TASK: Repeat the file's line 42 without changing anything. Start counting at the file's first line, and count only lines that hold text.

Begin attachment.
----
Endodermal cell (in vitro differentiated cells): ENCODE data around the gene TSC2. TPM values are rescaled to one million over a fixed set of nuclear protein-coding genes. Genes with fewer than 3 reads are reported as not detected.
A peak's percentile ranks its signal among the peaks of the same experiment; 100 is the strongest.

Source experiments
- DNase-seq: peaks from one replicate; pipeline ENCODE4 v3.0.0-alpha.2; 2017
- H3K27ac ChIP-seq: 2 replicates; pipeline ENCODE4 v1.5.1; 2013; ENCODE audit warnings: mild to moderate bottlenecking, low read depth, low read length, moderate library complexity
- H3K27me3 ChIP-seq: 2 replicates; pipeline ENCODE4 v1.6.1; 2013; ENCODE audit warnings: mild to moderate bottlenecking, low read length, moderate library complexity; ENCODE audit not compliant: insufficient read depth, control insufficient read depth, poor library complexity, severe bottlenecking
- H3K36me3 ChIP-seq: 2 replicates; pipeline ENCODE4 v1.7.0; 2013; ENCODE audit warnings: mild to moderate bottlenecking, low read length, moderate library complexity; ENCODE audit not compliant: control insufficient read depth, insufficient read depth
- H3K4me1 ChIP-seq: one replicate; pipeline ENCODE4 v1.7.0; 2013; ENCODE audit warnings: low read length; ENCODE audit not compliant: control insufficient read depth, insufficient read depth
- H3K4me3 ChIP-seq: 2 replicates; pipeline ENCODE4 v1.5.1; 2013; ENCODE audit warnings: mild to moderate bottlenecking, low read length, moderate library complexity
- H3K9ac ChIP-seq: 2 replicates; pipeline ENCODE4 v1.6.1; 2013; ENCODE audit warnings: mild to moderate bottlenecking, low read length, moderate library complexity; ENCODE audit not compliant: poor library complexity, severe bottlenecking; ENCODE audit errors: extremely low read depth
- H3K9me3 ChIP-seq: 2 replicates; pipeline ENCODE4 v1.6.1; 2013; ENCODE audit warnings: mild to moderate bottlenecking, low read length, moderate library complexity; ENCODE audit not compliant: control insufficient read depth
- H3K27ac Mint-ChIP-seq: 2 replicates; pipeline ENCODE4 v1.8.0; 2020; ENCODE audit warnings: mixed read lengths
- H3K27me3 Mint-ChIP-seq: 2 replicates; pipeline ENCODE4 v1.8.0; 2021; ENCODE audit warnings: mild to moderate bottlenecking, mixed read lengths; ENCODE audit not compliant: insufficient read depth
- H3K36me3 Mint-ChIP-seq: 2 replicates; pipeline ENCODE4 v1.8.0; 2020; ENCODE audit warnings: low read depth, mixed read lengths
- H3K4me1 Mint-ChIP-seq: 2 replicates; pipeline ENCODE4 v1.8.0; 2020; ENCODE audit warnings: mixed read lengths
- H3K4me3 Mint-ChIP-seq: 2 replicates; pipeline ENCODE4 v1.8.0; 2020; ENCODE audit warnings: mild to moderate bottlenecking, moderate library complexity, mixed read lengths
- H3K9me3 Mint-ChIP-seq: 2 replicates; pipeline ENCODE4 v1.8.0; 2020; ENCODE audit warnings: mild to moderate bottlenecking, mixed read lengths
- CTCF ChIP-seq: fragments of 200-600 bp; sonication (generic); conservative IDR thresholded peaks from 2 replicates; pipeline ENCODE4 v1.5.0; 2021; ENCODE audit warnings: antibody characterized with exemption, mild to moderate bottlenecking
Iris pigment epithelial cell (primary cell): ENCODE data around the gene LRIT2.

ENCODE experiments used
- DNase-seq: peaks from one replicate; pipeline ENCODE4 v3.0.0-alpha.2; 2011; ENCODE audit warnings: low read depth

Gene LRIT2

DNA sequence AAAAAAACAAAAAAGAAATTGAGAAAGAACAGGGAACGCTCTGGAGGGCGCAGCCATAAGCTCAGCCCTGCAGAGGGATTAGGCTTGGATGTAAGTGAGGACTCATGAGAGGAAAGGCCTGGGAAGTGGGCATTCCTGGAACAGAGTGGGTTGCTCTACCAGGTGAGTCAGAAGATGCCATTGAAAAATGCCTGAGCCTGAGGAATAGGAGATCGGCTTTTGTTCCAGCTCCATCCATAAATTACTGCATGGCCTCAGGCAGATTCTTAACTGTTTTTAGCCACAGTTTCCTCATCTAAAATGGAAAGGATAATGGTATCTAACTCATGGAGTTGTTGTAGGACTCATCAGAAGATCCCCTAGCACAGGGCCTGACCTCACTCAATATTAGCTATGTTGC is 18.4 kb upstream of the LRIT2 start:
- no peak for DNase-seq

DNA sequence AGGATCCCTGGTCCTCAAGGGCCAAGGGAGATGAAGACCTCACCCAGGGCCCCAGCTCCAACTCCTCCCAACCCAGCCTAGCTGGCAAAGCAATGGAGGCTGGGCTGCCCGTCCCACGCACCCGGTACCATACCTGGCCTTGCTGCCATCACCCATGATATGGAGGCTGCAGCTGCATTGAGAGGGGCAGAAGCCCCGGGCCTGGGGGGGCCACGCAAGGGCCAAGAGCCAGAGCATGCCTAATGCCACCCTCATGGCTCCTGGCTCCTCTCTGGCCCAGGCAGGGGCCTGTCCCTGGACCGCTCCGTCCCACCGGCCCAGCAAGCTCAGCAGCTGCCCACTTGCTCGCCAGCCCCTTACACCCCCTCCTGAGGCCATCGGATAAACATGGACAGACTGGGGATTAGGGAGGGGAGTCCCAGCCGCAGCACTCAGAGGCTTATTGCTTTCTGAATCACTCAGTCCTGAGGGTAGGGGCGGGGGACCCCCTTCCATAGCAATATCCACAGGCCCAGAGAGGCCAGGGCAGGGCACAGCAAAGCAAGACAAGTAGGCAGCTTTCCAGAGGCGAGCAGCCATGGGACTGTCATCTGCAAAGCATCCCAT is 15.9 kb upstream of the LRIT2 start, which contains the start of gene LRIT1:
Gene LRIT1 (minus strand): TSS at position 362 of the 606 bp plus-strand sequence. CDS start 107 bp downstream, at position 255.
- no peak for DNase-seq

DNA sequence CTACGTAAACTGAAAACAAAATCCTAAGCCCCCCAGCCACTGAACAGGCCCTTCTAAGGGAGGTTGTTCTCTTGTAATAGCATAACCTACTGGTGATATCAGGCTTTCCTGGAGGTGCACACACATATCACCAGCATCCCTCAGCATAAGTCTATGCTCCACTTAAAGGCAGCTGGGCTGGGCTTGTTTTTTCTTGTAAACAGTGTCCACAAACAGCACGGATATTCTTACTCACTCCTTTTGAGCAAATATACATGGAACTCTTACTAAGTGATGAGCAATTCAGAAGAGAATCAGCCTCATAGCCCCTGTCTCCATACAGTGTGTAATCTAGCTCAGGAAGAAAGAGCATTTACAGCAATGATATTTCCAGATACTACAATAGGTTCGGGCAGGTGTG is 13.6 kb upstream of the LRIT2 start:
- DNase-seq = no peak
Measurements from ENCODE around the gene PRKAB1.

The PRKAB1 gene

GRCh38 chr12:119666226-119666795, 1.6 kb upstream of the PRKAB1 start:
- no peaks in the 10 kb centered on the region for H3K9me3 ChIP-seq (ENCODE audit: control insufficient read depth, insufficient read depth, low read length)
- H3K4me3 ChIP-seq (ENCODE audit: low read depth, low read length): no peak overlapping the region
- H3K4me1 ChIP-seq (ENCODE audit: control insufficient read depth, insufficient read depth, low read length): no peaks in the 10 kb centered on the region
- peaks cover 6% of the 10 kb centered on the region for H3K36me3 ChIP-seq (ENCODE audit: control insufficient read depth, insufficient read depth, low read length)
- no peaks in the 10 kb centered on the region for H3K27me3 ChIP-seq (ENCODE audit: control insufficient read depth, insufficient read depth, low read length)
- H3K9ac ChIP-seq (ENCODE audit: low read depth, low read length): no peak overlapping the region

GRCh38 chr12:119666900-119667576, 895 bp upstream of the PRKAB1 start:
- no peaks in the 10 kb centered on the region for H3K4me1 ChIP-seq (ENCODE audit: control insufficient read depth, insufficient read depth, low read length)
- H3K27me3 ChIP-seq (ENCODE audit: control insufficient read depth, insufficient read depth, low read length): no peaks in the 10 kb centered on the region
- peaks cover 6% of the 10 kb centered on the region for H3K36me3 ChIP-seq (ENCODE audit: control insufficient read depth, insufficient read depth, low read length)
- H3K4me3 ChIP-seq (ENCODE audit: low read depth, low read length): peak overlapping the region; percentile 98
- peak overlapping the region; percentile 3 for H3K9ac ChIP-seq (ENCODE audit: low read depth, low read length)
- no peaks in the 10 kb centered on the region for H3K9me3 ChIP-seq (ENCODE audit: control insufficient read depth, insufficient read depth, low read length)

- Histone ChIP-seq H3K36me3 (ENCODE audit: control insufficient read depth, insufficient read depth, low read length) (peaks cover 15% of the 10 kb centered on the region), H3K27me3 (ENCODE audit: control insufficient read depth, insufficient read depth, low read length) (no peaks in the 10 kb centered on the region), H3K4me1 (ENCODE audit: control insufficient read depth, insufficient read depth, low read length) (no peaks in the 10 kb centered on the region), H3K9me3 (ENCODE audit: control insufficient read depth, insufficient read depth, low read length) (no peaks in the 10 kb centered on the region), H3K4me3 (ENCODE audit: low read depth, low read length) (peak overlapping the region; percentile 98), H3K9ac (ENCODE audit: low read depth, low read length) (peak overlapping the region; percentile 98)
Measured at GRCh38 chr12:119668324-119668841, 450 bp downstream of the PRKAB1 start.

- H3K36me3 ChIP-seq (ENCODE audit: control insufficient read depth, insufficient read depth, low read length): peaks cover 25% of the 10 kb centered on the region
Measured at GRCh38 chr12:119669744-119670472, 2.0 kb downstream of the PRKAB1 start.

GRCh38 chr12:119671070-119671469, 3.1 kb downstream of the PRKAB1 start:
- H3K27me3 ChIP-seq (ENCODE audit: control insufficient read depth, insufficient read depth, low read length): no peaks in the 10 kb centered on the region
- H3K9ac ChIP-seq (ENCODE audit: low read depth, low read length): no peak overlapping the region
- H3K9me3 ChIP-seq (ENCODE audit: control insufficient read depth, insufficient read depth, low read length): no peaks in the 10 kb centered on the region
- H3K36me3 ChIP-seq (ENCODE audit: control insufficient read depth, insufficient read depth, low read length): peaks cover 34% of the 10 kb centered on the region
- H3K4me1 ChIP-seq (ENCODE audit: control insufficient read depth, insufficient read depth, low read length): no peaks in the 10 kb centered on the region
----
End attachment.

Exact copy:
- peaks cover 6% of the 10 kb centered on the region for H3K36me3 ChIP-seq (ENCODE audit: control insufficient read depth, insufficient read depth, low read length)